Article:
Pilgrimpace's Blog


camino ingles
November 7, 2011, 8:00 pm
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As promised a route report.

We flew from Heathrow to La Coruna with Vueling, arriving on Saturday evening.  We stayed in Hostal Mara which is of good quality, friendly and central.  We spent two nights in Coruna which gave us a good opportunity to explore a lovely city (and to shelter from a terrible storm!).

We were able to have a proper beginning to our pilgrimage with Sunday morning Mass at the Church of Santiago, the traditional starting point of the Camino Ingles

and then some well spent tourist hours walking the city, visiting the Tower of Hercules, the only lighthouse of antiquity still in use, and Sunday dinner, which in Coruna means pulpo.

The first day walking was long, around 19 miles from Coruna to Hospital de Bruma, with a long climb near to the end.  Our fitness was enough for this.  I had a worry that we might not finish before dark, but we were fine (although anyone walking this in winter would have to break the journey using bus or taxi or be able to walk briskly).  We did not have a long lunch break but there were opportunities for refreshment

note that my cake is the biggest

The route is easy to follow.  A combination of the CSJ Guidebook and route marking meant we had no problems at all.  Locals we met along the way were keen to chat and very helpful with directions.

As I have said before, I like the Camino’s combination of urban and rural walking.  The first day included walking out of Coruna, a lovely stretch of promenade along a river, the odd bit of industrial zone, villages, and quiet country and forest paths.

We spent the night in the excellent Xunta Albergue at Bruma, looked after by Carmen the Hospitalera (see Johnnie Walker’s interview with her here) and in the company of a few other pilgrims.  I think this was very important for Meenakshi who had not walked before; it gave a good experience of pilgrim life.  Bruma is small but Carmen has arranged for a local restaurant to deliver food.  We ate a very good menu – mine was Russian Salad, salmon and chips, fruit, bread and a carafe of vino tinto.

The second day was around 15 miles walking to the town of Sigueiro.  This was a lovely walk on a mixture of quiet roads and paths giving precious views like this beautiful Church appearing across a field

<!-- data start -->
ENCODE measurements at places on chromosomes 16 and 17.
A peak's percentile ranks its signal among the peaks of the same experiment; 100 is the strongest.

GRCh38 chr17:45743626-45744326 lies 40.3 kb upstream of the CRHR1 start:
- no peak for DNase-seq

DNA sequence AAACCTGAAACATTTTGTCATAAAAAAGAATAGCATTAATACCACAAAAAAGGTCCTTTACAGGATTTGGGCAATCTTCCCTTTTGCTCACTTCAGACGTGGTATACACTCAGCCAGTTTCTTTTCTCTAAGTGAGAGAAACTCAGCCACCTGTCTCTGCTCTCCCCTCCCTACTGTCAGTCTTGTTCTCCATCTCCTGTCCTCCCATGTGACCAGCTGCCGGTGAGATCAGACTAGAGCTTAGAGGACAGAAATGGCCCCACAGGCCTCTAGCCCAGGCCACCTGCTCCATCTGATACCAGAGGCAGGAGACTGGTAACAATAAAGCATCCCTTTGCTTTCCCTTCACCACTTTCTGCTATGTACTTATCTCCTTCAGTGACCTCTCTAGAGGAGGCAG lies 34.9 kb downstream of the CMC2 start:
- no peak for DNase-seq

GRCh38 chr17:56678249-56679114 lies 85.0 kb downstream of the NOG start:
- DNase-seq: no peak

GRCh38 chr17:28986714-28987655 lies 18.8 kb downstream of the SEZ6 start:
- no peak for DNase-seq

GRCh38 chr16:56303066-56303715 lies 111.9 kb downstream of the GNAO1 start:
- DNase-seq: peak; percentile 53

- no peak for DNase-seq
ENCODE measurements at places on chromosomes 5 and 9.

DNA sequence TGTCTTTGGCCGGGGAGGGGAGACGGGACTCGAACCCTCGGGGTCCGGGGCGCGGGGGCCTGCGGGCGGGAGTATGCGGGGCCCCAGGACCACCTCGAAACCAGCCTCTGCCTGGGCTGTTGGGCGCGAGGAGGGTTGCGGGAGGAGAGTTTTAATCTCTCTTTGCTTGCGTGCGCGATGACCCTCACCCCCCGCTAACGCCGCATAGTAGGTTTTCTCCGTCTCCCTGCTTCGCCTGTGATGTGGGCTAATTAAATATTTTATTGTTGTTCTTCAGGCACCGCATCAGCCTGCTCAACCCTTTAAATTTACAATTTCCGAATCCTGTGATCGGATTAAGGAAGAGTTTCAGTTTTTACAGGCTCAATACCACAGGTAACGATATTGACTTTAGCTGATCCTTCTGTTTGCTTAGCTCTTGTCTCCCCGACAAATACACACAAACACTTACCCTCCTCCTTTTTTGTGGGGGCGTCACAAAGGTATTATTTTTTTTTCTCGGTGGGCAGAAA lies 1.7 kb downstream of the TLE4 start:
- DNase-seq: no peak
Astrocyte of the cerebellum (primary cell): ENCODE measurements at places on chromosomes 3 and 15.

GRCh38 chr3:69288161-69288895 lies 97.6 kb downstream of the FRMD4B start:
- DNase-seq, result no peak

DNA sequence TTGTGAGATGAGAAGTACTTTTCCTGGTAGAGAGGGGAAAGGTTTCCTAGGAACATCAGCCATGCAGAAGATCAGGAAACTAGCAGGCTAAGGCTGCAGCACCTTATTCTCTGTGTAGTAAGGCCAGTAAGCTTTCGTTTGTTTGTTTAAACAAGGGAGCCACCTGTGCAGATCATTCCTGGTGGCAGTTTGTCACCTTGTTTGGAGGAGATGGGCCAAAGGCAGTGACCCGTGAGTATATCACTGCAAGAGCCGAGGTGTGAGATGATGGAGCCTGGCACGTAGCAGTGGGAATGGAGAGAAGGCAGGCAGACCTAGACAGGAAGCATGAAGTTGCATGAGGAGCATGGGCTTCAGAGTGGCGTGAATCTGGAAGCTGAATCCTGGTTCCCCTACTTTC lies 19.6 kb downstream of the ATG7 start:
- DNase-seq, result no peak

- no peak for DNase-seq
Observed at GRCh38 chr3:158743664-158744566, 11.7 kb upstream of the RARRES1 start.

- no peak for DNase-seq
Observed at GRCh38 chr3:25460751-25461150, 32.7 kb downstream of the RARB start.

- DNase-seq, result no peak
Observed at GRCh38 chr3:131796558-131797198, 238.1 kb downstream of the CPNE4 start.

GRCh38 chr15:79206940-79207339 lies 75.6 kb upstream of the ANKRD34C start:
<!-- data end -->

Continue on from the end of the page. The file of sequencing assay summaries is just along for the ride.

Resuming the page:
Just before arriving in Sigueiro there is a 4km straight stretch along this forest path which tests the spirit and the feet

We stayed in the Hostal Miras which is basic but clean and friendly.  The restaurant there is a particular gem – cheap, good home cooking and the best fish supper I have ever eaten.

The Church of St Andrew, across the river, was beautiful and welcoming, although you may want to check the Mass time; we arrived as the people were leaving, although we were graciously given a sello and time to pray.

Our final day was about 10 miles.  The weather was terrible, continual driving rain and strong winds.  In good weather, this would have been a beautiful walk; on this occasion it was heads down and walking as fast as we could.  The first view of Santiago Cathedral on this route is about half an hour before you get there

Into the Cathedral to give thanks for arrival and for the pilgrimage, then a wonderful welcome at the Pilgrim’s Office (this route is not long enough for a Compostela, but it was definitely a testing pilgrimage and our certificates were earned), before hot showers and dry clothes at our hotel, the excellent Pension Girasol

and a good dinner with Johnnie Walker and the Big Man.  The Botafumeiro swung at the evening Mass, we heard “two English pilgrims walked from A Coruna” at Pilgrim Mass the next day, there was plenty of time to absorb something of Santiago and time to put our feet up

 

 

 

 

 

 

 

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2 Comments so far
Leave a comment

I travelled around the same are and it was breathtakingly beautiful. Check out my photos at http://www.photoboxgallery.com/travelingcamera/

Comment by Emilia

Thanks Emilia, I’m looking forward to seeing your photos,
Andy

Comment by pilgrimpace




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